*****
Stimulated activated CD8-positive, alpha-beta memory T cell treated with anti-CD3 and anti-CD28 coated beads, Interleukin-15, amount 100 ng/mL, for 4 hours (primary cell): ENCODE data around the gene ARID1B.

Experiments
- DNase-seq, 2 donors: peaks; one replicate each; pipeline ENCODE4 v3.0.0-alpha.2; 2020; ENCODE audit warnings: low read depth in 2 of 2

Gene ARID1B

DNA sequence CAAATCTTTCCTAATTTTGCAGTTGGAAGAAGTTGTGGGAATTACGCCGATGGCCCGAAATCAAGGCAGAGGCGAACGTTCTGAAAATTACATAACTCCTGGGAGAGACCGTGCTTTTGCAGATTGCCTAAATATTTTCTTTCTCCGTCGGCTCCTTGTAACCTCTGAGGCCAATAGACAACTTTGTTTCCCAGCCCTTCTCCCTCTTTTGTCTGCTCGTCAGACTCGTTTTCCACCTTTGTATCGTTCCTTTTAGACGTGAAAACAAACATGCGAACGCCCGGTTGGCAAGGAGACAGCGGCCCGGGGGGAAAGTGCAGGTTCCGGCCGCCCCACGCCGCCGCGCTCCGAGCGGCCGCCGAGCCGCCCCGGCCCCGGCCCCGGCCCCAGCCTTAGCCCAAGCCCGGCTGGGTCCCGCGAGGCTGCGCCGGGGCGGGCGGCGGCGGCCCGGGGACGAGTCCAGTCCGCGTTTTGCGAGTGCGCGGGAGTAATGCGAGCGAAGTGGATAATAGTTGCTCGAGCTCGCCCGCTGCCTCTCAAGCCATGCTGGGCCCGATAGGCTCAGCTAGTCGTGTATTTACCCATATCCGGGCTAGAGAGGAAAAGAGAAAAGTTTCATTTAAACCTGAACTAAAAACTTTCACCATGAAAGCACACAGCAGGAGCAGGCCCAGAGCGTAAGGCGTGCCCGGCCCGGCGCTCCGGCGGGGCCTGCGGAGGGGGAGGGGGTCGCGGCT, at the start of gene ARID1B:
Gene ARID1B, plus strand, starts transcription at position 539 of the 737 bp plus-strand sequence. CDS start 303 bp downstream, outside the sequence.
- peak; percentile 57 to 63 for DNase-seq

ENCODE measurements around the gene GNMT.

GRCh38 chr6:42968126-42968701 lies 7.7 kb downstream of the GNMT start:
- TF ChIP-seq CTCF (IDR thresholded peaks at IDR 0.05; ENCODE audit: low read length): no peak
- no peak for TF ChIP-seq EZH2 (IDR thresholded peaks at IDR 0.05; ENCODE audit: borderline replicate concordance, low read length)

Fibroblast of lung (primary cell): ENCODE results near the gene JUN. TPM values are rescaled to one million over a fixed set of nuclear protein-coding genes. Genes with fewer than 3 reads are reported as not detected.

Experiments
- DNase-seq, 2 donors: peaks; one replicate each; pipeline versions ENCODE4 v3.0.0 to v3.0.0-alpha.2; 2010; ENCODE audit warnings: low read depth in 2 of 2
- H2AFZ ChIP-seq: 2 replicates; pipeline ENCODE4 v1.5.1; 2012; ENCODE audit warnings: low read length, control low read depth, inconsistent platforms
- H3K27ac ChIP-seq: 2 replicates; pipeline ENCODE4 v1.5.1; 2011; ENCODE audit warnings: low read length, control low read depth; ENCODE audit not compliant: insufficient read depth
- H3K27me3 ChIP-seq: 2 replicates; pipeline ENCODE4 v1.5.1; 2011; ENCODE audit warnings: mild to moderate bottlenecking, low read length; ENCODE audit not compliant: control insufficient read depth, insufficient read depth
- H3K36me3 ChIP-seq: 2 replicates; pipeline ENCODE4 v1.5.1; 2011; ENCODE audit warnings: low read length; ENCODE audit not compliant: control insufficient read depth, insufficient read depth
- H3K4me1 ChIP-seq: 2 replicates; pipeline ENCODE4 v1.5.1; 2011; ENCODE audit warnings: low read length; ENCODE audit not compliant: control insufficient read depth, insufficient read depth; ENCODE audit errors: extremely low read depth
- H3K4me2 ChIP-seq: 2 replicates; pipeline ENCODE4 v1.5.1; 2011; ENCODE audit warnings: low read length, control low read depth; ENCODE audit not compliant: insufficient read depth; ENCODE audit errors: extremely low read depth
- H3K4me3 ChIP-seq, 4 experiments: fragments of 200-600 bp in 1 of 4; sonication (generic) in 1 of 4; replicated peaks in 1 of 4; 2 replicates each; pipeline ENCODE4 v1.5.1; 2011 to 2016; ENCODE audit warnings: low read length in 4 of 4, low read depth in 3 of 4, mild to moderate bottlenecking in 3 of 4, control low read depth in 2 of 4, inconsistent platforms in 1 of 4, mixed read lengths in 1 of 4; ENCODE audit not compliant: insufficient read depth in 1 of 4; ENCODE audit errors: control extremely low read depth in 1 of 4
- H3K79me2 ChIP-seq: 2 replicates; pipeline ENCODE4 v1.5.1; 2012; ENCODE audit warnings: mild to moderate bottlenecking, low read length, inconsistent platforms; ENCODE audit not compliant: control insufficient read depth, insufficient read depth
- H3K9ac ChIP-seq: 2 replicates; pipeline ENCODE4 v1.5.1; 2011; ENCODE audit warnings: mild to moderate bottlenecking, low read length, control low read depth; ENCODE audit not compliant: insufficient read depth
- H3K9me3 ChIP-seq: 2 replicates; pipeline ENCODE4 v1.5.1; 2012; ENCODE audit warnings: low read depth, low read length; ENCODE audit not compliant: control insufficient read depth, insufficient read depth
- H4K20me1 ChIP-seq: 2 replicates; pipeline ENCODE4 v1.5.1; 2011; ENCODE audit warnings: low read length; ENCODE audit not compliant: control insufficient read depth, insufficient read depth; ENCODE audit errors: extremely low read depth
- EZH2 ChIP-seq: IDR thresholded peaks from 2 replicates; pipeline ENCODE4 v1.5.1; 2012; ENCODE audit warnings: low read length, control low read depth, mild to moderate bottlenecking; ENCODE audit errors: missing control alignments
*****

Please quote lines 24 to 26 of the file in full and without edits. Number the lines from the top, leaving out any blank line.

- H3K9me3 ChIP-seq: 2 replicates; pipeline ENCODE4 v1.5.1; 2012; ENCODE audit warnings: low read depth, low read length; ENCODE audit not compliant: control insufficient read depth, insufficient read depth
- H4K20me1 ChIP-seq: 2 replicates; pipeline ENCODE4 v1.5.1; 2011; ENCODE audit warnings: low read length; ENCODE audit not compliant: control insufficient read depth, insufficient read depth; ENCODE audit errors: extremely low read depth
- EZH2 ChIP-seq: IDR thresholded peaks from 2 replicates; pipeline ENCODE4 v1.5.1; 2012; ENCODE audit warnings: low read length, control low read depth, mild to moderate bottlenecking; ENCODE audit errors: missing control alignments